October 14,2008

Grassley: GAO Report Shows Tax-exempt Hospitals Are Left to Define Community Benefit as They See Fit


To: Reporters and Editors
Re: GAO report on non-profit hospitals
Da: Tuesday, Oct. 14, 2008

Sen. Chuck Grassley, ranking member of the Committee on Finance, made the following
comment on the report released today from the Government Accountability Office, “Nonprofit
Hospitals/Variation in Standards and Guidance Limits Comparison of How Hospitals Meet
Community Benefit Requirements” (GAO-08-880). Grassley requested the report as part of his longtime
work on tax-exempt policy, including tax-exempt hospital policy. The report is available at

“This report makes clear that tax-exempt hospitals are free to define community benefit as
they see fit. While the definition is vague, hospitals are left to fill the void. Ten different hospitals
will give 10 different answers. Sometimes the definition of community benefit includes bad debt and
care that’s not reimbursed by Medicare, yet the shortfalls created by private insurance aren’t
included in the same tally. IRS audits of non-profit hospitals from 2001 to 2006 did not examine
community benefit. This indicates to me that the standard is weak, and that the IRS needs a bright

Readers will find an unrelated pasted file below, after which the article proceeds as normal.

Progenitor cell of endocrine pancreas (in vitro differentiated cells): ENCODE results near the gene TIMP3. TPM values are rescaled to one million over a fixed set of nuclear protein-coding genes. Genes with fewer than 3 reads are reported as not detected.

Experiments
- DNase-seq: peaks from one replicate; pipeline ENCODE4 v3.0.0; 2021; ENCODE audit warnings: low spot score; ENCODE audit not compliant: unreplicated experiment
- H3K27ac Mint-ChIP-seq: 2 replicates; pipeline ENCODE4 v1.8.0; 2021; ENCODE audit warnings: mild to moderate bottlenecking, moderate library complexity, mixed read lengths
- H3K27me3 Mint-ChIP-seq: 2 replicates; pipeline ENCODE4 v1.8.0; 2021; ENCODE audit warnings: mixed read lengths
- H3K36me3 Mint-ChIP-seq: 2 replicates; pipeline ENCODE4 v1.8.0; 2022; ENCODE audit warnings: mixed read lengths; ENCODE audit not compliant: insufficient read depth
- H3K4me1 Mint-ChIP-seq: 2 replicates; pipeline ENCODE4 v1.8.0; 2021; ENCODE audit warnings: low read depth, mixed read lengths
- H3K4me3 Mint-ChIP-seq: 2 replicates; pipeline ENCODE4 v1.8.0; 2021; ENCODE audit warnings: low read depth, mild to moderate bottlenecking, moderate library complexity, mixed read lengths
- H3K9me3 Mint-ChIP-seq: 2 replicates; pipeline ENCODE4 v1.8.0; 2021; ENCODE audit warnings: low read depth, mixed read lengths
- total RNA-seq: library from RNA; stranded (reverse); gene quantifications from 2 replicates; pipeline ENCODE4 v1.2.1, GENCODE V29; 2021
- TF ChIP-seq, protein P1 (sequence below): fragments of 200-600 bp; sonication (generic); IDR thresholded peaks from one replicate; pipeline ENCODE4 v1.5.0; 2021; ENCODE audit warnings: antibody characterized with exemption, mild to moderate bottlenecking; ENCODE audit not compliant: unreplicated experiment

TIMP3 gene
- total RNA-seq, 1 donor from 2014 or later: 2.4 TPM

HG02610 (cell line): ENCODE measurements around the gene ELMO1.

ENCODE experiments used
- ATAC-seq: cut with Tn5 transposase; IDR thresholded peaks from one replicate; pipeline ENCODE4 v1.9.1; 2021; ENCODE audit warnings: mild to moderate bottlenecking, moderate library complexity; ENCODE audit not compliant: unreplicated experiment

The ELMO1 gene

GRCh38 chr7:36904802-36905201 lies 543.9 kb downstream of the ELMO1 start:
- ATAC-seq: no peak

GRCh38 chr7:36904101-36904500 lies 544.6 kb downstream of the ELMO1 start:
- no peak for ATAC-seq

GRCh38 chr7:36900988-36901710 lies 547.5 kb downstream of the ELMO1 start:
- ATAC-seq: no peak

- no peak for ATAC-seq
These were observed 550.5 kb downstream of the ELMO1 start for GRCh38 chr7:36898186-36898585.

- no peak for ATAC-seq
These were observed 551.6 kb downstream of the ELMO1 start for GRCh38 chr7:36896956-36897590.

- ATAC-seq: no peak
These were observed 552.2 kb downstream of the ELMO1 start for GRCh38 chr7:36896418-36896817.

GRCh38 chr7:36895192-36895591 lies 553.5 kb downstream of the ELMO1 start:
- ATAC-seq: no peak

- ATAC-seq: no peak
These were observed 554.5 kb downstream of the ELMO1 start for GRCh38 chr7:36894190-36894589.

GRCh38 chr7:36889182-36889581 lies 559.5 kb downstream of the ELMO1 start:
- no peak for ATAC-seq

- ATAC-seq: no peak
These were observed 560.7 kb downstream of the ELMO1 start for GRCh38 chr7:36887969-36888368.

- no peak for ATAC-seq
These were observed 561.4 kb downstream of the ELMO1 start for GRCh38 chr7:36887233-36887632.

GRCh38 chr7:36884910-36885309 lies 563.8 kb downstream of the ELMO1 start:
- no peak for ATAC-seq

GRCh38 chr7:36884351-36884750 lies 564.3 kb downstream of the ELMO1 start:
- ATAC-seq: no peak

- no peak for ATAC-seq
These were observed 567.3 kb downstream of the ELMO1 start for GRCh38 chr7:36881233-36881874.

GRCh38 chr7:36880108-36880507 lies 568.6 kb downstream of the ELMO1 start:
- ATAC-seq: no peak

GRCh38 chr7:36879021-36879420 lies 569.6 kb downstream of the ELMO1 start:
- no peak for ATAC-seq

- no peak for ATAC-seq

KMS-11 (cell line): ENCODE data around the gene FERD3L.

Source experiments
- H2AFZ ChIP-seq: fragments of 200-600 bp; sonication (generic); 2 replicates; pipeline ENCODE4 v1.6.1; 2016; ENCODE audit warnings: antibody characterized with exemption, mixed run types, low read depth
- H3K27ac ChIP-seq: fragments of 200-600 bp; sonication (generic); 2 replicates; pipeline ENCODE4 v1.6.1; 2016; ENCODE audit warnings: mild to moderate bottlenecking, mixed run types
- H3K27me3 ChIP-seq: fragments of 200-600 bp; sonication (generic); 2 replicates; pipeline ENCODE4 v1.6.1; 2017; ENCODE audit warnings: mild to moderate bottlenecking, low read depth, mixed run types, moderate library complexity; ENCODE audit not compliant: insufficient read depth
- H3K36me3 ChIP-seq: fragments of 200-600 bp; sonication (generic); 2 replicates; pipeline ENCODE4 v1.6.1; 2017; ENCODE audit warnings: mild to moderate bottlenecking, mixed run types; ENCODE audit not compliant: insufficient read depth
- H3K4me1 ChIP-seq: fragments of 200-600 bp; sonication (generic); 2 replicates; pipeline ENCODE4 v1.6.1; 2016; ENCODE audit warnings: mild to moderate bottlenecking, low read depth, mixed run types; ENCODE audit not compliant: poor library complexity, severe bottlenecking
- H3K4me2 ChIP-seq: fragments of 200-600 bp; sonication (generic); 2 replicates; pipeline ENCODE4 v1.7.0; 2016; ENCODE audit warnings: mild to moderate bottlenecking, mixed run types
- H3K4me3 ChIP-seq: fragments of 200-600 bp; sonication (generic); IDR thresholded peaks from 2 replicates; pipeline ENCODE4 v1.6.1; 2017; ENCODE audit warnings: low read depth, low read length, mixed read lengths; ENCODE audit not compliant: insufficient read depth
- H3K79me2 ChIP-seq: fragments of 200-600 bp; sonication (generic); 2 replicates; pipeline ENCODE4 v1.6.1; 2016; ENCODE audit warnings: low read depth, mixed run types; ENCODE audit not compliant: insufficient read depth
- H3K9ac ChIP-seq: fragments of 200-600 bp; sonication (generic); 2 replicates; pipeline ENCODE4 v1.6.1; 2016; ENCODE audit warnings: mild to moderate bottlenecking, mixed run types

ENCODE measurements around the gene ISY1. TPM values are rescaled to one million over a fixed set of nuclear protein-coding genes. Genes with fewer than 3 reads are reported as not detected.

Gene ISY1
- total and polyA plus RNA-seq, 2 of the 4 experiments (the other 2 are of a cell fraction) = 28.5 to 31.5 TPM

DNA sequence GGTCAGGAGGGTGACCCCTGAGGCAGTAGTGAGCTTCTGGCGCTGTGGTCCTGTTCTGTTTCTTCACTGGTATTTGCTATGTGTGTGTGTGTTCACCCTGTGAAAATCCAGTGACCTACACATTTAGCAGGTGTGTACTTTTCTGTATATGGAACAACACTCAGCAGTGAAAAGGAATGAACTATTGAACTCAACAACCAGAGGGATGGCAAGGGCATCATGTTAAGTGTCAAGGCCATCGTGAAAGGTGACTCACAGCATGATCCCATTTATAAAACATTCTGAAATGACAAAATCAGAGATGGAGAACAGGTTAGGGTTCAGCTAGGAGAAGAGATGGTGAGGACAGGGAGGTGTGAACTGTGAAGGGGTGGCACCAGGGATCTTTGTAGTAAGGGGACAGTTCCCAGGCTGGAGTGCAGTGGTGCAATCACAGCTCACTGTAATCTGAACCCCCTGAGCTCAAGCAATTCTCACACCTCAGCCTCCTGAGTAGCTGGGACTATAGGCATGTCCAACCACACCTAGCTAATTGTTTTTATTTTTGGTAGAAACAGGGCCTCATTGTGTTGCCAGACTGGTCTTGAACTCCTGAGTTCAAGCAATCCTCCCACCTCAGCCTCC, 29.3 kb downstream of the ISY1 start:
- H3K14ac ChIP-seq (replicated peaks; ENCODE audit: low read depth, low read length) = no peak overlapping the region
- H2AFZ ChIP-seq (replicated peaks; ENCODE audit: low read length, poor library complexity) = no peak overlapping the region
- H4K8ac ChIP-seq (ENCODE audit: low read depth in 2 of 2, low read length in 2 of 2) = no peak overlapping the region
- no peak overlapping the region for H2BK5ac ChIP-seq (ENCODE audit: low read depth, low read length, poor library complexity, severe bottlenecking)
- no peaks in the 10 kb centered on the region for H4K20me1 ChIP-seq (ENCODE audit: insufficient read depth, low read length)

line test to be able to determine whether hospitals are meeting the standard necessary to maintain
their tax exemption. States have stepped in to try to define community benefit for their own
purposes, which means a lot of variation from state to state.

“There’s no question about the need for fair tax policy and the need for charity care. This is
especially true with how difficult it can be for the uninsured and working poor to get needed health
care services. As long as there’s such uncertainty and inconsistency in the definition of community
benefit, it’ll be impossible to gauge whether the public is getting a fair return for the billions of tax
dollars that tax-exempt hospitals don’t pay. While the new IRS Form 990 will help, Congress may
need to fill in the blanks since hospitals still get to choose how they calculate their costs. Just like
tax-exempt colleges and universities, tax-exempt hospitals need to be accountable for rising costs
and the benefits of their special tax status.”